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Analysis Of Conflict Within A Contested Land: The Case Of Kashmir

Listed author(s):
  • Soumyanetra Munshi

This paper considers the case of Kashmir to examine the relation between the people of the contested land (Indian-occupied Kashmir) and one of the nation states claiming it (India, in this case) in a game-theoretic framework. The motivation for this paper was whether it was possible to rationalize the lack of democratic space in Kashmir, relative to other states in India (especially since the founding fathers of the country had announced such democratic practices to be the guiding principles of the new nation) and at the same time, a highly rigid stance of the Indian Government on the Kashmir issue. An otherwise standard political economic model is used to capture how the way in which citizens determine their allegiance to one or the other nation state (India or Pakistan) can, in turn, affect the nation state's (India's) policies towards the contested land. I conclude that if the Indian Government perceives allegiance of the citizens to be determined primarily by partisan preferences of the citizens, not so much by their preferences for policies, then the government rationally concentrates on minimizing its disutility due to deviations from its ‘most-favorite' policy. This understanding rationalizes the policies of the Indian Government towards Kashmir. More importantly, it points towards areas that need consideration for any peace-making process to take-off.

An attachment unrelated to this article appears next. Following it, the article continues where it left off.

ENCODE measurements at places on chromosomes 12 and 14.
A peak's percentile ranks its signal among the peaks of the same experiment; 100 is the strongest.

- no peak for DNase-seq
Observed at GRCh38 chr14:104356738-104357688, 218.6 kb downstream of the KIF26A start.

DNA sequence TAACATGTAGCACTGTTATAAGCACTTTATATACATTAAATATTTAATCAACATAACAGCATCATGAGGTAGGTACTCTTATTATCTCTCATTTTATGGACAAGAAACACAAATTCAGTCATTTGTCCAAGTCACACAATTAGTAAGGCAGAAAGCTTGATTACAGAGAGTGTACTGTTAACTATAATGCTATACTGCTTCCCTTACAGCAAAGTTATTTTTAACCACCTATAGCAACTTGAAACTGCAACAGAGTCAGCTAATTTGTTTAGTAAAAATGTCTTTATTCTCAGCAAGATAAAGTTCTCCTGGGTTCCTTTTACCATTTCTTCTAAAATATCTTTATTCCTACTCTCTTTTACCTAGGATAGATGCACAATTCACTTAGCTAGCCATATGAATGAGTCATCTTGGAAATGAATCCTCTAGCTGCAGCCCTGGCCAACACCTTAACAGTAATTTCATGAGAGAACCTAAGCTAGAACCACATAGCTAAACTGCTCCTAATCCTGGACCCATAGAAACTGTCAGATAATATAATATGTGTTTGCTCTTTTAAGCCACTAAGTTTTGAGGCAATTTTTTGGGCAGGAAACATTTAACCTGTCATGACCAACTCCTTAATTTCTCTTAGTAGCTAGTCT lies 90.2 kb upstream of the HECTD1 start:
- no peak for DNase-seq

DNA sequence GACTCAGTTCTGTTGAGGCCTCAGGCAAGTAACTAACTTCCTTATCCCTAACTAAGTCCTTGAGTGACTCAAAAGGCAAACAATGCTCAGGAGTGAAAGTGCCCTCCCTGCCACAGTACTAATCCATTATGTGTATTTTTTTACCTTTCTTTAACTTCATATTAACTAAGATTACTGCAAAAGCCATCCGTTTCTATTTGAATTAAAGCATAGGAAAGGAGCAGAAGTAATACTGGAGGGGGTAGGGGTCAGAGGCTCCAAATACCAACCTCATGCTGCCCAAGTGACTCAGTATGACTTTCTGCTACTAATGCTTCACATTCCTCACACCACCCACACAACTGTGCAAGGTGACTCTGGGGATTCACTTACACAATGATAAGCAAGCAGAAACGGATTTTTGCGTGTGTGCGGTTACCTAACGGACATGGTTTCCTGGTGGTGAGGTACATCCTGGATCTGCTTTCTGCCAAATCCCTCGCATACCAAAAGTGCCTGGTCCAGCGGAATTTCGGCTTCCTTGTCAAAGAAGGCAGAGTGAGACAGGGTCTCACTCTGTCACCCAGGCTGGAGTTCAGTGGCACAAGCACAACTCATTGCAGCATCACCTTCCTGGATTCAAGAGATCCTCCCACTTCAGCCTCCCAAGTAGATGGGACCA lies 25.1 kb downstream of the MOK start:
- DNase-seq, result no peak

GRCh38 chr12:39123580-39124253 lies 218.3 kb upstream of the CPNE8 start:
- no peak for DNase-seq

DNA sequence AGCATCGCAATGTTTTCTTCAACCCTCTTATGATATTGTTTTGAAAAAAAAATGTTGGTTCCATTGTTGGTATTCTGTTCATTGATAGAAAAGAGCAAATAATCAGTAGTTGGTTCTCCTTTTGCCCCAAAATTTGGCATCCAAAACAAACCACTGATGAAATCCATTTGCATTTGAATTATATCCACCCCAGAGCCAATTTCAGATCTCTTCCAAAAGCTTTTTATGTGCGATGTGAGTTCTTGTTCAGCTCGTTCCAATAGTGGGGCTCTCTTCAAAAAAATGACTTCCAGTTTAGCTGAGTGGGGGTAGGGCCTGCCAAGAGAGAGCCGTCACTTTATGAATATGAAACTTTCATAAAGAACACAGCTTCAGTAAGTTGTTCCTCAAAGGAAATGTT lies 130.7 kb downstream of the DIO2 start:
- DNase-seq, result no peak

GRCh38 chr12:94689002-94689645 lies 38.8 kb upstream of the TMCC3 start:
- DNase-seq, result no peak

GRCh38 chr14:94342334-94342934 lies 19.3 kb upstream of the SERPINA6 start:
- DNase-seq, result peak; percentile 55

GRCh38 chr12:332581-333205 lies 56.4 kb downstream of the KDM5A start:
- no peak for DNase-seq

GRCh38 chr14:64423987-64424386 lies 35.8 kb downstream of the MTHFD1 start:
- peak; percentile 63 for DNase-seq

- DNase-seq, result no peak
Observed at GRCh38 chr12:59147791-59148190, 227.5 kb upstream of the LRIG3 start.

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Article provided by Taylor & Francis Journals in its journal Defence and Peace Economics.

Volume (Year): 24 (2013)
Issue (Month): 3 (June)
Pages: 261-292

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Handle: RePEc:taf:defpea:v:24:y:2013:i:3:p:261-292
DOI: 10.1080/10242694.2012.692889
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